‘Beyonce’ Serenades Teenage Boys & Black Feminists | Shadow and Act.
I happened to be on Twitter when the ‘Beyonce’ album was released. I appreciate the excitement that people felt. The thrill. The surprise. These days, I am acutely aware of the degraded images of Black women in the media. I understand the power of colorful and enchanting visuals. I understand the need for women to feel powerful, attractive and sexy. I even understand the importance of asserting “personal agency” with respect to one’s body. However, the conversation about Beyonce and Feminism has me confused. I write this to seek understanding.
As a filmmaker, I am keenly aware of demographics. Who sees what. Who buys what. Why something is successful based on who the audience is. It is clear to me that many Black women appreciate Beyonce. The Feminist side of the women equation, however, provided a bit of backlash to her previous album. The previous album’s sales were not at peak numbers. I can imagine, for someone who has made it very clear that she wants to be a legend, a lot of thought went into how to get back “on top”. How do you keep your teenage music base (the ones who promote, buy product and social network the bejesus out of people they adore) and, at the same time, stave off the attack from Feminists? An answer, it seems, is to place one quote (that speaks to men), by a Feminist, onto the album.
bell hooks who is, arguably, the most incisive Black Feminist out there, stated that “Feminism is the end of sexual oppression.” That quote could not have worked as a sound byte. Especially not in an album that provides visuals that reflect the very thing that Feminists have been struggling against for decades: the sexual objectification of women. Chimamanda Ngozi Adichie‘s quote and TED talk, could work. It is accessible. The quote does not unsettle. And, I am not expressing disdain for Chimamanda Ngozi Adichie. As a media analyst, I have to look at the “why” of the choice.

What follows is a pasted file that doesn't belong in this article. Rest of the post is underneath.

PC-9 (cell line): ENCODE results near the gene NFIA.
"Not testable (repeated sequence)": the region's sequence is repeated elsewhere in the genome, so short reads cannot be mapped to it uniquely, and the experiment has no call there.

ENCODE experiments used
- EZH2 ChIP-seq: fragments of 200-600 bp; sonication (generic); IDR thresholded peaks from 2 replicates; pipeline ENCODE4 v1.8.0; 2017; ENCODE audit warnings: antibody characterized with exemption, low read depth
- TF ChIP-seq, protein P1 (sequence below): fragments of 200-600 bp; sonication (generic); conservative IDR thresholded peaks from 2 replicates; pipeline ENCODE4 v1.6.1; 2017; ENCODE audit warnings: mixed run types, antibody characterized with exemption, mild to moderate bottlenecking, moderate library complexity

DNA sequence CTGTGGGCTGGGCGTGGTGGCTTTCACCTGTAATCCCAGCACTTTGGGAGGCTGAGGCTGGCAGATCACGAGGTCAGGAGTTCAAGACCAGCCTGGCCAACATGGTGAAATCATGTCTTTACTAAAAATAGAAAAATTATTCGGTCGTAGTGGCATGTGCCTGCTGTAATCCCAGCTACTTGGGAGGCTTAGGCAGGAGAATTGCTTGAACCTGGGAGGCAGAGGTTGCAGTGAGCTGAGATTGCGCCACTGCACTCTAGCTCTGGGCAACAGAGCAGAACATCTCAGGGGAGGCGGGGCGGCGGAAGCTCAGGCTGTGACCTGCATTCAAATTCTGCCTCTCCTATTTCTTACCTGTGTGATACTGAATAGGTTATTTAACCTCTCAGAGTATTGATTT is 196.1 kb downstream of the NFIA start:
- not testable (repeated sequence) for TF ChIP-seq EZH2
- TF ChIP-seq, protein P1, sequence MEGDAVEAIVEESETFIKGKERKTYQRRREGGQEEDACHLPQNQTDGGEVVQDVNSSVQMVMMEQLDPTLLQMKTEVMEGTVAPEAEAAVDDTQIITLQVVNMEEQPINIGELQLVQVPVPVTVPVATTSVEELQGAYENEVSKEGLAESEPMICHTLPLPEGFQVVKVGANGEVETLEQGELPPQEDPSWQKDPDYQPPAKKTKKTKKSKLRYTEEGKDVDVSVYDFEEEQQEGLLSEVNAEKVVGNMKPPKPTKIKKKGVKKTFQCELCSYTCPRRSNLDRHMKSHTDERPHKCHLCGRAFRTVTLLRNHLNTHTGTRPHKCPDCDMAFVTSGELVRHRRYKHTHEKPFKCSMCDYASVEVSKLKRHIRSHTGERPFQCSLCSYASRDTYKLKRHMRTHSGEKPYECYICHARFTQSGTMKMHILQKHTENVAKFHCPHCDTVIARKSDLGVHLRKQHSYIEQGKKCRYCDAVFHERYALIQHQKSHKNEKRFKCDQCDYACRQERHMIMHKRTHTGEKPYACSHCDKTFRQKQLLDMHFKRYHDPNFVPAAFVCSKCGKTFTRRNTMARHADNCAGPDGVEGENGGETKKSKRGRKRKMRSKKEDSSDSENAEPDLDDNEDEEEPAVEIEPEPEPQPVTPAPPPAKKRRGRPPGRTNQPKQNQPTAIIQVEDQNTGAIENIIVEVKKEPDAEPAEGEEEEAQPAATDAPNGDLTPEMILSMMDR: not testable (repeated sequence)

Team Beyonce has a strong fan base in teenage boys and men. I wondered, how do they continue to please the male fans? And, at the same time, stop the flow of anger being unleashed by Feminists? Release all of the album at once. All of the permutations of Beyonce. This way, no one is offended. There is something for everyone. Beyonce made a song about cunnilingus and called it ‘Blow’. The video parades scantily clad women around to whet the male appetite (as do most of the videos). But, because there is phraseology by a Feminist on ONE track -“Flawless”, Feminists can claim Beyonce as being both in control of her sexuality and “sex positive”. Beyonce, on the hood of a car, flexing one butt cheek for the camera, now becomes “sex positive”.